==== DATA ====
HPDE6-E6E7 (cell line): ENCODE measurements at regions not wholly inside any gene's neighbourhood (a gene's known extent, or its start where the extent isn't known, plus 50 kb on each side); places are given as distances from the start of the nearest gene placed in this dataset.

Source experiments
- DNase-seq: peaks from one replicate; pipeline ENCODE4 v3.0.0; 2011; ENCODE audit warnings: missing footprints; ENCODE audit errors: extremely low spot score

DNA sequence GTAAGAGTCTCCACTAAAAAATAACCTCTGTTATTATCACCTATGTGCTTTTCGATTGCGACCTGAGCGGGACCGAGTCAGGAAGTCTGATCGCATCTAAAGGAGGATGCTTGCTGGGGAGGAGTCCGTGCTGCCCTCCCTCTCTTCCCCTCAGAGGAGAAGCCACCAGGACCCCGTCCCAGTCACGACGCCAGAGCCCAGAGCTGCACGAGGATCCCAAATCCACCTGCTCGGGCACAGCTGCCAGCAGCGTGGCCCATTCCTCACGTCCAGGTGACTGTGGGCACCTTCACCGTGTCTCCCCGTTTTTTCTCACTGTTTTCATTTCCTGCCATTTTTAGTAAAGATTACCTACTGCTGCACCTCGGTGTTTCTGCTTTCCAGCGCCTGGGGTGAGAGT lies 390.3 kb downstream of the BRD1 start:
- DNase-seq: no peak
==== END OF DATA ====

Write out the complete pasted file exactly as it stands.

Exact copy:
HPDE6-E6E7 (cell line): ENCODE measurements at regions not wholly inside any gene's neighbourhood (a gene's known extent, or its start where the extent isn't known, plus 50 kb on each side); places are given as distances from the start of the nearest gene placed in this dataset.

Source experiments
- DNase-seq: peaks from one replicate; pipeline ENCODE4 v3.0.0; 2011; ENCODE audit warnings: missing footprints; ENCODE audit errors: extremely low spot score

DNA sequence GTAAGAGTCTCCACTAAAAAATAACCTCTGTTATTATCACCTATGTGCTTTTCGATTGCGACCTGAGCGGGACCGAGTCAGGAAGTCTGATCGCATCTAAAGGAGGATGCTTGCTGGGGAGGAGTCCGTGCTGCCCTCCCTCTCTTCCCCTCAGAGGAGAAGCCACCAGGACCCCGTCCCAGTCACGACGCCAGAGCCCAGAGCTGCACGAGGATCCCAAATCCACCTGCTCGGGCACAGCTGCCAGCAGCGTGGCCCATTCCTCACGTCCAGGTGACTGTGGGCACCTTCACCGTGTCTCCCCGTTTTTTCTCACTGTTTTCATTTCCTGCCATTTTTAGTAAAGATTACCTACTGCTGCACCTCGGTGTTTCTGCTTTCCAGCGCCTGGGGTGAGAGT lies 390.3 kb downstream of the BRD1 start:
- DNase-seq: no peak